PLEDGE NOW
Better Fracking

Fracking for natural gas booms on. But it uses and pollutes a lot of water. We’ll look at the push to reduce, reuse, and recycle “frack water.”

In this Tuesday, Feb. 21, 2012 photo, oil field workers drill into the Gypsum Hills near Medicine Lodge, Kan. An emerging oil boom has been sparked by modern technologies using horizontal drilling and a technique known as hydraulic fracturing, or “fracking,” to coax out oil and gas. The potential production from the Mississippian Lime formation here - and its impact on domestic energy supplies - remains uncertain. But the use of the technology to unlock energy supplies previously unavailable in the United States is now in play in places like Pennsylvania, Wyoming, Colorado, New Mexico, Texas, Oklahoma and Louisiana. (AP)

In this Tuesday, Feb. 21, 2012 photo, oil field workers drill into the Gypsum Hills near Medicine Lodge, Kan. An emerging oil boom has been sparked by modern technologies using horizontal drilling and a technique known as hydraulic fracturing, or “fracking,” to coax out oil and gas. The potential production from the Mississippian Lime formation here – and its impact on domestic energy supplies – remains uncertain. But the use of the technology to unlock energy supplies previously unavailable in the United States is now in play in places like Pennsylvania, Wyoming, Colorado, New Mexico, Texas, Oklahoma and Louisiana. (AP)

Big talk lately about the United States emerging as an energy superpower.  Bigger than Saudi Arabia!  But at the heart of that is fracking, and fracking has issues.  A big one is water.  Hydraulic fracturing – “fracking” – take lots and lots of fresh water.  Billions of gallons.

And makes it dangerous and unusable for drinking, for farming – for anything really but more fracking.  This at a time of drought.  A time when the Missouri and Mississippi rivers are fighting for water.  Could we recycle this problem away?

This hour, On Point:  getting real on our fresh water and fracking.

-Tom Ashbrook

Guests

Russell Gold, energy reporter for the Wall Street Journal.

Eli Gruber, founder, chairman and CEO of Ecologix Environmental Systems, a wastewater treatment company specializing in hydraulic fracturing, municipal wastewater treatment and industrial wastewater.

Rob Jackson, professor of environmental sciences and biology at Duke University’s Nicholas School of the Environment.

Anthony Ingraffea, professor of Civil and Environmental Engineering at Cornell University.

From Tom’s Reading List

Bloomberg “Brent Halldorson, chief operating officer of Fountain Quail Water Management LLC, discusses his company’s management of water used by natural gas companies in hydraulic fracturing. As local and federal regulators raise questions about potential pollution from drilling operations, U.S. oil and gas producers are turning to water service companies like Quail Water Management to improve their handling of the millions of gallons of fluids involved in an average well.”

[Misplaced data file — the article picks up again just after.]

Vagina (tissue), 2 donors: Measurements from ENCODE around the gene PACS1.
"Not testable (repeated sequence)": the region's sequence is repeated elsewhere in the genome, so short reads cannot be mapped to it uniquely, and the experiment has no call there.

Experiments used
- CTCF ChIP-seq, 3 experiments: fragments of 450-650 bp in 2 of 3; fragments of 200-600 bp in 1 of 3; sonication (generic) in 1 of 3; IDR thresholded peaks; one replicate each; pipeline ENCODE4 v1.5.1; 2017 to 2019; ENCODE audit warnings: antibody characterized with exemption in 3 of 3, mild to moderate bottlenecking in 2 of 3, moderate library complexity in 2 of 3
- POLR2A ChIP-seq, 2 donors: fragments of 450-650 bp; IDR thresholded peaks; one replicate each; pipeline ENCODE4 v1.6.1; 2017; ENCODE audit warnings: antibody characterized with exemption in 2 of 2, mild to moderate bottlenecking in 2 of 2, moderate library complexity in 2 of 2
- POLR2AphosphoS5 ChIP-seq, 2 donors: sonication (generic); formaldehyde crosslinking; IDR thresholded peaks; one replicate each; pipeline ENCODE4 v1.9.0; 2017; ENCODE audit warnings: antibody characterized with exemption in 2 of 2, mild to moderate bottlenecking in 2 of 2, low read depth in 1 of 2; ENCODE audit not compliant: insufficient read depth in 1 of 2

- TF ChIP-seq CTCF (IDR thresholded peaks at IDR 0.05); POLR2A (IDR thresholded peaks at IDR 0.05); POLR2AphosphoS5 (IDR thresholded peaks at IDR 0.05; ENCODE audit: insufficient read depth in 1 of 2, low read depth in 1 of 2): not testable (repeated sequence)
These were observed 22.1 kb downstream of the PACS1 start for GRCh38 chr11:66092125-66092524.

Wall Street Journal “From energy industry giants Halliburton Corp. HAL +1.20% and Schlumberger Ltd. SLB +1.38% to smaller outfits such as Ecologix Environmental Systems LLC, companies are pursuing technologies to reuse the “frack water” that comes out of wells after hydraulic fracturing, or “fracking”—the process of using highly pressured water and chemicals to coax oil and gas out of shale-rock formations.”

Akron Beacon Journal “Sometimes it’s referred to as “residual waste,” more frequently “brine.” Most people know brine as a table salt solution. The ocean is brine. However, most inorganic compounds that are soluble are salts. It is a mistake to think any naturally formed brine has only the properties of a sodium chloride solution. It may be far more corrosive, poisonous or concentrated.”

Please follow our community rules when engaging in comment discussion on this site.
ONPOINT
TODAY
Feb 9, 2016
Host Tom Ashbrook and producer Sarah Platt speak to supporters of Republican Sen. Marco Rubio (FL) outside the candidate's Manchester, N.H. campaign headquarters on Monday, February 8, 2016. (Katherine Brewer / WBUR)

We’re live in New Hampshire for the first in the nation primary day, with all the latest on how the big vote is shaping up.

Feb 9, 2016
Republican presidential candidate Donald Trump speaks during a campaign stop at a Rotary Club luncheon in Manchester, N.H., Monday, Feb. 8, 2016. (AP Photo/Charles Krupa)

From New Hampshire, a deep dive, from Trump to Sanders, on how the candidates would approach the U.S. economy.

RECENT
SHOWS
Feb 8, 2016
Legendary film critic  Roger Ebert in an archival image from his early days at the Chicago Sun-Times. (Flickr / WikiCommons)

The critic speaks. The New York Times’ A.O. Scott on how to think about art, pleasure, beauty and truth.

 
Feb 8, 2016
Sign stands outside property for rent Friday, Nov. 20, 2015, in south Denver. (AP Photo/David Zalubowski)

If it feels like rents are sky-high, you’re right. Some now paying more than half their income on rent. Some say crisis. We’ll dig in.

On Point Blog
On Point Blog
Notes From New Hampshire, #6: Bernie v. Hillary — The Electability Debate
Monday, Feb 8, 2016

Bill and Betty are not real New Hampshire voters. But their arguments about the Democratic race for President most certainly are.

More »
Comment
 
Notes From New Hampshire, #5: Ted Cruz — The Advocate
Monday, Feb 8, 2016

Texas Senator and Republican Presidential candidate Ted Cruz is an impassioned advocate, Jack Beatty writes — but mostly for himself above all others.

More »
Comment
 
Notes From New Hampshire, #4: Donald Trump — You Heard It First!
Friday, Feb 5, 2016

Jack Beatty recounts an evening rally with Republican Presidential frontrunner Donald Trump, and wonders if the billionaire businessman is really looking for an exit.

More »
Comment